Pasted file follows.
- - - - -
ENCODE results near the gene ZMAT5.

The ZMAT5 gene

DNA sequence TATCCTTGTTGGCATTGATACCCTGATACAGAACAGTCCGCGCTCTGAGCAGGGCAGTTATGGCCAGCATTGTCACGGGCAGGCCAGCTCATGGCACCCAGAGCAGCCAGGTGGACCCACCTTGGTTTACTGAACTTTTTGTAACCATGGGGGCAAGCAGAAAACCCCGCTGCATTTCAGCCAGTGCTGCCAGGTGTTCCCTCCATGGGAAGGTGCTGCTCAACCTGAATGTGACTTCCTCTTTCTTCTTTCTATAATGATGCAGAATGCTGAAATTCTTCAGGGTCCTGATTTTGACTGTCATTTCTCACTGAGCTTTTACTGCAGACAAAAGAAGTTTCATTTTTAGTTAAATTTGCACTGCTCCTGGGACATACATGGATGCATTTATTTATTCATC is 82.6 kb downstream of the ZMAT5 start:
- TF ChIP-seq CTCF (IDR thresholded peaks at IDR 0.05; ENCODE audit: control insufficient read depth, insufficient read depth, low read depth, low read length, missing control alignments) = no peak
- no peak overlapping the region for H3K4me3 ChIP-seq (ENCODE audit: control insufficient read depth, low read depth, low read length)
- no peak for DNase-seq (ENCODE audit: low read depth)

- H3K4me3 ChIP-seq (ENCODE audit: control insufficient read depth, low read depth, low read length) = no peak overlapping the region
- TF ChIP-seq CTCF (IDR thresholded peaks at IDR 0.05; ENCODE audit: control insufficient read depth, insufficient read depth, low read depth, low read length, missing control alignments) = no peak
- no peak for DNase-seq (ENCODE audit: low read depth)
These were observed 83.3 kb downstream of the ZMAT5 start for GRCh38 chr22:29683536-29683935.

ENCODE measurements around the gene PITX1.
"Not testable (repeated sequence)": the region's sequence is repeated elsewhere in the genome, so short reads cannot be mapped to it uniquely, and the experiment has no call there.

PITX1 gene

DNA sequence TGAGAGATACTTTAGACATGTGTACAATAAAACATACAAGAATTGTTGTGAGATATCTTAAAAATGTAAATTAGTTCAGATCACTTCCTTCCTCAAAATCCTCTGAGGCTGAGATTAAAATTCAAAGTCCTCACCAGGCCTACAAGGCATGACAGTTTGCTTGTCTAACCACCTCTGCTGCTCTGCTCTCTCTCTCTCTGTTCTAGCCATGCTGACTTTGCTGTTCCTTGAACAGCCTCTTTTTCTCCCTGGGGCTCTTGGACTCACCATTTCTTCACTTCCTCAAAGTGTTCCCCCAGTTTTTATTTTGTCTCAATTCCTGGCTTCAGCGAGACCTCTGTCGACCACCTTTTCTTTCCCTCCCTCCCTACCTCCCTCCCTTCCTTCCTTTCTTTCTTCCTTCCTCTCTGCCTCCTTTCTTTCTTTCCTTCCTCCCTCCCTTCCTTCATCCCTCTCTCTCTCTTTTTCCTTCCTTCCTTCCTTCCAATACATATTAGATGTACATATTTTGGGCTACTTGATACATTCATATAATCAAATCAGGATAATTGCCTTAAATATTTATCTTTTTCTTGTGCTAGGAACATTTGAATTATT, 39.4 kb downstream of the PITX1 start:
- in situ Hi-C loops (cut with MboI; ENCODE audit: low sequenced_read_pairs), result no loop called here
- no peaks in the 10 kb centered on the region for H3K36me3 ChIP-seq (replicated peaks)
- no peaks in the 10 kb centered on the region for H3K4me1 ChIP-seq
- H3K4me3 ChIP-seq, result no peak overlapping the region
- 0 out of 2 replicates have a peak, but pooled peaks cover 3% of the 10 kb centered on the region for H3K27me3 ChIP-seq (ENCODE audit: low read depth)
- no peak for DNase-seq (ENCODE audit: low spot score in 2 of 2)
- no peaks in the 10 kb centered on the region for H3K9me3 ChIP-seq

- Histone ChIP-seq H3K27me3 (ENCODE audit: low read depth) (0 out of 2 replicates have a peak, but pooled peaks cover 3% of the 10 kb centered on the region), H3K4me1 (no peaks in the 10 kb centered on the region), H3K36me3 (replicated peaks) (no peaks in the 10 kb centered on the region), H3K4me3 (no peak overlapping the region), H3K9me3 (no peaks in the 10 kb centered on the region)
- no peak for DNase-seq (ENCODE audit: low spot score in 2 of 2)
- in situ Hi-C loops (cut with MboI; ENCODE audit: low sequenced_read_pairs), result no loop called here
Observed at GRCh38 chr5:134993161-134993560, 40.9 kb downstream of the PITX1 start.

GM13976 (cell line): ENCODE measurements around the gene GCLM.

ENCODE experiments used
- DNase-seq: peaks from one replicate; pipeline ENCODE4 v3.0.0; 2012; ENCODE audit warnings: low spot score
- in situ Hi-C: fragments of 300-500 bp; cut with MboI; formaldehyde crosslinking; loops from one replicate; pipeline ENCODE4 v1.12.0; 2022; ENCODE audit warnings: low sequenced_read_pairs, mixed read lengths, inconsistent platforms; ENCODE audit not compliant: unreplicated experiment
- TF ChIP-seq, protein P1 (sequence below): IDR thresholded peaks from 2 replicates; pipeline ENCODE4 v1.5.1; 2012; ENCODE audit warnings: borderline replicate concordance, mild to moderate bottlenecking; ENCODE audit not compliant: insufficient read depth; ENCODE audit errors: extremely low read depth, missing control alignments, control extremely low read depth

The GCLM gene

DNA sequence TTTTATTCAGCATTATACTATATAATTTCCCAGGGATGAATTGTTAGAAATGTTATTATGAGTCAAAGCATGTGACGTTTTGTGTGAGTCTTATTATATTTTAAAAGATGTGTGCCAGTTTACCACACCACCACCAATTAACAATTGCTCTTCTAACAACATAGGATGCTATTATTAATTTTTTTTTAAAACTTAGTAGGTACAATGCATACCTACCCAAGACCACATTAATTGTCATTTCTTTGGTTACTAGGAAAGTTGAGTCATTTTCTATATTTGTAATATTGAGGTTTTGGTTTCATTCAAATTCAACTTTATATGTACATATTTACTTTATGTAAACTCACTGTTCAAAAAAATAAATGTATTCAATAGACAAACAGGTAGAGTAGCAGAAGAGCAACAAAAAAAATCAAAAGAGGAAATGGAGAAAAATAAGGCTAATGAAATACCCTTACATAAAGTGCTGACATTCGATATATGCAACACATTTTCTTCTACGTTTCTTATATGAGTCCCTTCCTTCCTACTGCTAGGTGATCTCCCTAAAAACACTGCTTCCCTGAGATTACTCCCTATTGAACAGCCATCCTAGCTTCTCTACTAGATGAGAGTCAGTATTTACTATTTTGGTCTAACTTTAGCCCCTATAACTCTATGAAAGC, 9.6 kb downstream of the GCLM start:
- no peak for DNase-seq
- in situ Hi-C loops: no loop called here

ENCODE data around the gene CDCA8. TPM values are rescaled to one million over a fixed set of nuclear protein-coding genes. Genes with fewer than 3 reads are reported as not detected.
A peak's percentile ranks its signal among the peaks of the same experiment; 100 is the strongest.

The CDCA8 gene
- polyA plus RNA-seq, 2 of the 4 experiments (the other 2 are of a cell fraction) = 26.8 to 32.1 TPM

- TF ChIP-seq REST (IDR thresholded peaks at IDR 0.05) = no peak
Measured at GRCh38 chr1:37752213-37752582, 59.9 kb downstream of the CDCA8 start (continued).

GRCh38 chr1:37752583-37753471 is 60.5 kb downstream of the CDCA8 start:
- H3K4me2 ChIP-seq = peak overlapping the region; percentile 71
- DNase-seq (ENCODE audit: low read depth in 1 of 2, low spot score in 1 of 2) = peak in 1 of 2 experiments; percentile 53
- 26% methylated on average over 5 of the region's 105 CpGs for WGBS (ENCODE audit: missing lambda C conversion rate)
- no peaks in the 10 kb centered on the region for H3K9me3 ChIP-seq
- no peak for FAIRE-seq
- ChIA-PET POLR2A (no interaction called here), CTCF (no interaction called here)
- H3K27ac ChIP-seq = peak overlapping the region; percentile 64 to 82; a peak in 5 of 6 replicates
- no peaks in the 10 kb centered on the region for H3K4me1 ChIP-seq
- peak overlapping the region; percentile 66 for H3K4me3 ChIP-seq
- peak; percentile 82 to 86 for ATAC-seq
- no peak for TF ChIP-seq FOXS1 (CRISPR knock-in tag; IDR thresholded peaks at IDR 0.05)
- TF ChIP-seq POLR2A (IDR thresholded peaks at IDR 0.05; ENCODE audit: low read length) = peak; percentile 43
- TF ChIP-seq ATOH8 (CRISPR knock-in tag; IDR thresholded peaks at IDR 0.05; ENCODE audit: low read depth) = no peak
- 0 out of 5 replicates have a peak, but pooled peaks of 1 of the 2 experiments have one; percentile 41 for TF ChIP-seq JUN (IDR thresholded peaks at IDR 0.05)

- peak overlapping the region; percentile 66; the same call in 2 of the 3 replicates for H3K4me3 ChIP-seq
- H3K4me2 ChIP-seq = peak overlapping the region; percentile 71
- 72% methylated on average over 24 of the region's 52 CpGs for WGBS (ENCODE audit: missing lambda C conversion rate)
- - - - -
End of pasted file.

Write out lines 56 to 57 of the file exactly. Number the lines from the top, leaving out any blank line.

- peak overlapping the region; percentile 66; the same call in 2 of the 3 replicates for H3K4me3 ChIP-seq
- H3K4me2 ChIP-seq = peak overlapping the region; percentile 71